How can music affect your mood and reduce stress?
Did you know that listening to music has both a mental and physical impact on your body? While most of us listen to music for entertainment, we should also know that it can help boost your overall wellbeing. From reducing stress and improving cognitive performance, to encouraging and inspiring creativity, the power of music is truly amazing. In fact, researchers at Stanford University have even claimed that music seems to be able to affect brain function “to the same extent as medication in many circumstances.”
Here, the experts at music licensing company PPL PRS share the benefits of music on wellbeing.
- Music can influence your mood
It won’t be a surprise to most that music can affect the human brain emotionally. We all have that one song that brings us to tears, at the same time as having a song that really pumps you up and gets you going again.
Music can have a massive effect on emotions, and that’s one of the reasons why composers add music to films – they want you to feel sad, happy, angry or scared at exactly the right time. You’ve probably chosen music yourself to evoke a particular reaction in your brain, just like when gym-goers put on a motivational playlist full of energy to get them through a workout.
All of this is, of course, backed by research that shows that music can affect our emotions in different ways. Happy, upbeat music causes our brains to produce chemicals like dopamine and serotonin, which evokes feelings of joy, whereas calming music relaxes the mind and the body. The research also showed though, that whilst music can influence our mood, our mood can also influence the music that we choose to listen to – that really explains Adele’s success with writing fantastically powerful break-up songs.
- How music affects mental health
In the same way that music can make you happy, the same reaction and release of dopamine can be considered a natural antidepressant. When we’re talking about the way in which music can be used clinically, we’re talking about music therapy.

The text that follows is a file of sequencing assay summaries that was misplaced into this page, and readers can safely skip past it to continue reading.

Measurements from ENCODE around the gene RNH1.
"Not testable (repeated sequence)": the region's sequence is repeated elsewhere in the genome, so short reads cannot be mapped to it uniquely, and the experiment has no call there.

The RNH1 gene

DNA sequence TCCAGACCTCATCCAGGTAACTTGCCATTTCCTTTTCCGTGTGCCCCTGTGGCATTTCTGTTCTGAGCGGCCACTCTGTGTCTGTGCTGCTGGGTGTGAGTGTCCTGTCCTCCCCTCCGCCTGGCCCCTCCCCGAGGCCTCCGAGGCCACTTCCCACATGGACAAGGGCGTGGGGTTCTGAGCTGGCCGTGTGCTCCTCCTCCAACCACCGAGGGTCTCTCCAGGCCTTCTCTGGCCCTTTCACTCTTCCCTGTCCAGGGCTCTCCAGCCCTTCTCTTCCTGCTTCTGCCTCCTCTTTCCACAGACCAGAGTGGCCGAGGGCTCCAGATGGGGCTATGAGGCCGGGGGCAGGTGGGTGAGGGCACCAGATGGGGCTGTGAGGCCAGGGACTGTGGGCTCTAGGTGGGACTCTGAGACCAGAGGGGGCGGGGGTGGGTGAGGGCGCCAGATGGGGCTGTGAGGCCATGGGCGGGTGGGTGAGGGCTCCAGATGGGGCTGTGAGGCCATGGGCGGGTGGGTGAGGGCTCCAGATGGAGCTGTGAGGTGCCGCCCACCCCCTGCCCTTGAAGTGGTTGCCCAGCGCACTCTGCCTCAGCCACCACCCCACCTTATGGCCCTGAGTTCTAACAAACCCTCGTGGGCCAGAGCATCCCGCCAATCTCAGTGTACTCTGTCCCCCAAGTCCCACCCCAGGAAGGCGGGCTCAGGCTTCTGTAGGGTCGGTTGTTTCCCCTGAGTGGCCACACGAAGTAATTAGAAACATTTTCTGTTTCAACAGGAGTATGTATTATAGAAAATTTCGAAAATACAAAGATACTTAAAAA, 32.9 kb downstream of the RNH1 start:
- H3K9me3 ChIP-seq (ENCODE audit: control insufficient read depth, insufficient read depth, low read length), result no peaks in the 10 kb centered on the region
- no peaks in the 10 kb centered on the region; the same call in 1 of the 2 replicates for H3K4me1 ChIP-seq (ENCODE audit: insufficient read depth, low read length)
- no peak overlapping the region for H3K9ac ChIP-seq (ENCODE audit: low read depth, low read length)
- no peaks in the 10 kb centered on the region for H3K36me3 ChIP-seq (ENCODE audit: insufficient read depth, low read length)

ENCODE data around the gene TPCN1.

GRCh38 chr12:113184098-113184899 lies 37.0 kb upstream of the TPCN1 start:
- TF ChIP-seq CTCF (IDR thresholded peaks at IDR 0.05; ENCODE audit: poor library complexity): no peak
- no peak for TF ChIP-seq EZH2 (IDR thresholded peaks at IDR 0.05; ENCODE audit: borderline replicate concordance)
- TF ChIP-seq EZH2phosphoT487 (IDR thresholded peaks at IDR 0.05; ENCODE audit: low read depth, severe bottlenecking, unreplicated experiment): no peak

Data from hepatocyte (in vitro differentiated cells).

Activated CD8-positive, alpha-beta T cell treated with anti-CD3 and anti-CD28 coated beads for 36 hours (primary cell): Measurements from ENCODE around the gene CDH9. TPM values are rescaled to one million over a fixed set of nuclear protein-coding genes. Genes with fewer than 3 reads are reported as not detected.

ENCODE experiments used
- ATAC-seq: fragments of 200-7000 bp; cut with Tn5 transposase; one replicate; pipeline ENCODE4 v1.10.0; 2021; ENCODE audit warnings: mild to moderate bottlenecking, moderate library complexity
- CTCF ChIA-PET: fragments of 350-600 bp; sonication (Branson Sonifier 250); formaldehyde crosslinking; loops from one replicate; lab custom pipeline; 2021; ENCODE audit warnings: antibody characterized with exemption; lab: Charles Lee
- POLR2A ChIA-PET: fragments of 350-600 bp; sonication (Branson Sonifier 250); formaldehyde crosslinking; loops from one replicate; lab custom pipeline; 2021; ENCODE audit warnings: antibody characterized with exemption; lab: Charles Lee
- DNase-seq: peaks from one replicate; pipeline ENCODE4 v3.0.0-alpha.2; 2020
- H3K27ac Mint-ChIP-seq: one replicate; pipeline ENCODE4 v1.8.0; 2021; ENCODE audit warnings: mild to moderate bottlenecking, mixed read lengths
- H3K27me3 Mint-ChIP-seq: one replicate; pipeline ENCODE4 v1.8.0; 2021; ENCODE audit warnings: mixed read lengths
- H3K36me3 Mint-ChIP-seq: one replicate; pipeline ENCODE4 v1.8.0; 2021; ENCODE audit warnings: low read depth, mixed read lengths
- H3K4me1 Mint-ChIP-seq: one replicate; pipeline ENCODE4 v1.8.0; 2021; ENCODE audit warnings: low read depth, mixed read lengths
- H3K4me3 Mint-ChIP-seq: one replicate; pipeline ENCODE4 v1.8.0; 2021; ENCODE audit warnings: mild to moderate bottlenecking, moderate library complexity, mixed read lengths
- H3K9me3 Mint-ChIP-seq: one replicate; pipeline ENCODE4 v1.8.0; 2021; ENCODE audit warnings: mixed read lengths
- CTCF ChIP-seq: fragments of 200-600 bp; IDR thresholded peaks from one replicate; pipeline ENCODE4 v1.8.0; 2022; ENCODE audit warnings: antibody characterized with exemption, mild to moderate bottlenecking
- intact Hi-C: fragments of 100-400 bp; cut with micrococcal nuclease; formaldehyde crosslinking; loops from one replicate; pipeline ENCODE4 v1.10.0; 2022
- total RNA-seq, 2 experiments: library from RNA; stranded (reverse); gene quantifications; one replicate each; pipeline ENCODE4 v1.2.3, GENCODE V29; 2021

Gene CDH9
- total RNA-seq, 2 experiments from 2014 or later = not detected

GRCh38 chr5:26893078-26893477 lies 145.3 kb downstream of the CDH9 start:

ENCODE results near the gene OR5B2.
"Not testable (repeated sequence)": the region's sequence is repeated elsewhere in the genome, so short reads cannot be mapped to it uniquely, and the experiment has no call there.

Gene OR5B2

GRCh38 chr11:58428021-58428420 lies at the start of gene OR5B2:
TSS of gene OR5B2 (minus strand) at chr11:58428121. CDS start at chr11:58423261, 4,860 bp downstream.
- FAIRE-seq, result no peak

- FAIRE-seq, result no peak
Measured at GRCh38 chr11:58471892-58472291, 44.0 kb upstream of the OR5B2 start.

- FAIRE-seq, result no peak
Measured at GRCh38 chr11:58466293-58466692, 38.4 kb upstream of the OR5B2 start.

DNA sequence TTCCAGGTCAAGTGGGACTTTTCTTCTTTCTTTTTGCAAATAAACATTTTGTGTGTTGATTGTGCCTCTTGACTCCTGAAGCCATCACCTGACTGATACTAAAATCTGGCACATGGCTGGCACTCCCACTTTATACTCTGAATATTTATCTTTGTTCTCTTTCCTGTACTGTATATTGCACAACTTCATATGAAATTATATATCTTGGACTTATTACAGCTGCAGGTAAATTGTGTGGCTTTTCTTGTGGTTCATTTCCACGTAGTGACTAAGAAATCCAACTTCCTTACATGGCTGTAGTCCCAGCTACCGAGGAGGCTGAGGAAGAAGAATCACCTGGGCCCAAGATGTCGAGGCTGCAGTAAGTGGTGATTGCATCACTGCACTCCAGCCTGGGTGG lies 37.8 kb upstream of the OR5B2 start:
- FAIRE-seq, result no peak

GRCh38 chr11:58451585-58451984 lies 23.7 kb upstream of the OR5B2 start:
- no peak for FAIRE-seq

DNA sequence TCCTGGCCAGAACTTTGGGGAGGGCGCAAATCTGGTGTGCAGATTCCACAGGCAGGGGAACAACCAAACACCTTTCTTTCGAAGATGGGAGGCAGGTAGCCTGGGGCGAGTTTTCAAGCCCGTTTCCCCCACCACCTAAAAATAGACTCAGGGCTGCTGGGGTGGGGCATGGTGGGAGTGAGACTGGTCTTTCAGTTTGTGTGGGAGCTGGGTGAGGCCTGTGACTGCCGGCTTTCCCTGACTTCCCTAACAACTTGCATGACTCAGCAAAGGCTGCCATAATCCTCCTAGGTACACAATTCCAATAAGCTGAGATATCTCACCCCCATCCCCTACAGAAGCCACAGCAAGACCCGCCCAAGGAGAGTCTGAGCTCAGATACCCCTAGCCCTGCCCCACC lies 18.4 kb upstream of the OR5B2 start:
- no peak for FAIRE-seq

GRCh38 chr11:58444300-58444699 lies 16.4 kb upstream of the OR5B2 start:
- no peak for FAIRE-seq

According to the British Association for Music Therapy, music can really help those with psychological, cognitive or communicative needs. Aiming to help mental health patients address issues they can’t address through traditional therapy; music therapy relies on a sensory stimulation to provoke a positive response to certain situations. It can include not only listening to music, but making music too.
One of the main reasons for the success of music therapy is that music helps keep your cardiovascular system in tune. Listening or performing music can have an effect on your heartbeat, either speeding it up if there’s a higher bpm on the track, or slowing it down when you hear more relaxing beats.
- Music can reduce your stress levels
Music really is one of the best stressbusters out there. The soothing power of relaxing music and its close link to our emotions can be a really effective stress management tool, helping us cool down and maybe even take a breather. It can be a great way to distract yourself from a stressful situation, while also clearing the mind before readdressing the issue with a fresh outlook.
Listening to music has the potential to relax our minds as well as our bodies. In fact, research has shown that even heavy metal music can help lower your blood pressure. And with high blood pressure both a cause and symptom of stress, this shows that even the most intense music can help you cope with stress.
It’s not only your blood pressure that listening to music can lower, but also your cortisol levels. Cortisol is the human stress hormone, and the higher it is, the more stressed we feel. Research has found that symphonic music can lower cortisol levels, regardless of the listeners music preferences. So, if you’re feeling a little stressed, why not listen to some Beethoven? It might not be your cup of tea, but it’s proven to help you out.
Music affects the body in a whole host of different ways, and listening to music on a daily basis could really help promote your overall health and wellbeing.
Whether you’re into the Beatles, Beethoven or Boyzone, it might be worth popping on your favourite playlist while you’re at work too, to help manage your stress levels and boost your motivation.